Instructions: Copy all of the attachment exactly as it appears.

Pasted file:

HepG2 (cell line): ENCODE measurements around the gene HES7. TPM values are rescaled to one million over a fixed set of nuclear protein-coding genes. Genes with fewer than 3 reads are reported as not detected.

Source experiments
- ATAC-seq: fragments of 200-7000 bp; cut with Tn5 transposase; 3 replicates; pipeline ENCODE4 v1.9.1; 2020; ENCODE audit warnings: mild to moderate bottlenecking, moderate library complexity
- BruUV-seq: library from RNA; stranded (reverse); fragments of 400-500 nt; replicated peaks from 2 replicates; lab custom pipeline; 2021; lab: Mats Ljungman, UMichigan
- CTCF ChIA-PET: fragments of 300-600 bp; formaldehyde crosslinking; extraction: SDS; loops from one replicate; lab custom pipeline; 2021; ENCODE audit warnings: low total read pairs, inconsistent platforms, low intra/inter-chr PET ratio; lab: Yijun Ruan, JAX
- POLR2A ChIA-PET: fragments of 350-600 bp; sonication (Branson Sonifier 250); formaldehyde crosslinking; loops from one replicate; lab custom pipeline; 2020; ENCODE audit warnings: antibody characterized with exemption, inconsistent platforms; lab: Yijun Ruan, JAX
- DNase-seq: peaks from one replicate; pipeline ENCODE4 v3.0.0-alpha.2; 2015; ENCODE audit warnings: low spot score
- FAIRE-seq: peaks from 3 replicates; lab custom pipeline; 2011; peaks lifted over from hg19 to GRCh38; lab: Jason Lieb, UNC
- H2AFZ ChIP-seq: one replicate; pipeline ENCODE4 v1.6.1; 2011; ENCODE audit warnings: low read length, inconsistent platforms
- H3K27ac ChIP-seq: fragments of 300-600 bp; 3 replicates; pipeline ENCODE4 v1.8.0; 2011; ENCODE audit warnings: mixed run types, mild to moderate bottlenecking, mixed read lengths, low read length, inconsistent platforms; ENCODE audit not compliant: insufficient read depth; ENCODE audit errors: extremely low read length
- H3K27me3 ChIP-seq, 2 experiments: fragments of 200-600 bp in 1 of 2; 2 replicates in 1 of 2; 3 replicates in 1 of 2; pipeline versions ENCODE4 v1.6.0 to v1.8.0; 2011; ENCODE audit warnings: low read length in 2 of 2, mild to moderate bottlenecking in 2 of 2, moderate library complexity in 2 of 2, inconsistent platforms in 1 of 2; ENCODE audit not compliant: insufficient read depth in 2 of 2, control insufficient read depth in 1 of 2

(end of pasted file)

HepG2 (cell line): ENCODE measurements around the gene HES7. TPM values are rescaled to one million over a fixed set of nuclear protein-coding genes. Genes with fewer than 3 reads are reported as not detected.

Source experiments
- ATAC-seq: fragments of 200-7000 bp; cut with Tn5 transposase; 3 replicates; pipeline ENCODE4 v1.9.1; 2020; ENCODE audit warnings: mild to moderate bottlenecking, moderate library complexity
- BruUV-seq: library from RNA; stranded (reverse); fragments of 400-500 nt; replicated peaks from 2 replicates; lab custom pipeline; 2021; lab: Mats Ljungman, UMichigan
- CTCF ChIA-PET: fragments of 300-600 bp; formaldehyde crosslinking; extraction: SDS; loops from one replicate; lab custom pipeline; 2021; ENCODE audit warnings: low total read pairs, inconsistent platforms, low intra/inter-chr PET ratio; lab: Yijun Ruan, JAX
- POLR2A ChIA-PET: fragments of 350-600 bp; sonication (Branson Sonifier 250); formaldehyde crosslinking; loops from one replicate; lab custom pipeline; 2020; ENCODE audit warnings: antibody characterized with exemption, inconsistent platforms; lab: Yijun Ruan, JAX
- DNase-seq: peaks from one replicate; pipeline ENCODE4 v3.0.0-alpha.2; 2015; ENCODE audit warnings: low spot score
- FAIRE-seq: peaks from 3 replicates; lab custom pipeline; 2011; peaks lifted over from hg19 to GRCh38; lab: Jason Lieb, UNC
- H2AFZ ChIP-seq: one replicate; pipeline ENCODE4 v1.6.1; 2011; ENCODE audit warnings: low read length, inconsistent platforms
- H3K27ac ChIP-seq: fragments of 300-600 bp; 3 replicates; pipeline ENCODE4 v1.8.0; 2011; ENCODE audit warnings: mixed run types, mild to moderate bottlenecking, mixed read lengths, low read length, inconsistent platforms; ENCODE audit not compliant: insufficient read depth; ENCODE audit errors: extremely low read length
- H3K27me3 ChIP-seq, 2 experiments: fragments of 200-600 bp in 1 of 2; 2 replicates in 1 of 2; 3 replicates in 1 of 2; pipeline versions ENCODE4 v1.6.0 to v1.8.0; 2011; ENCODE audit warnings: low read length in 2 of 2, mild to moderate bottlenecking in 2 of 2, moderate library complexity in 2 of 2, inconsistent platforms in 1 of 2; ENCODE audit not compliant: insufficient read depth in 2 of 2, control insufficient read depth in 1 of 2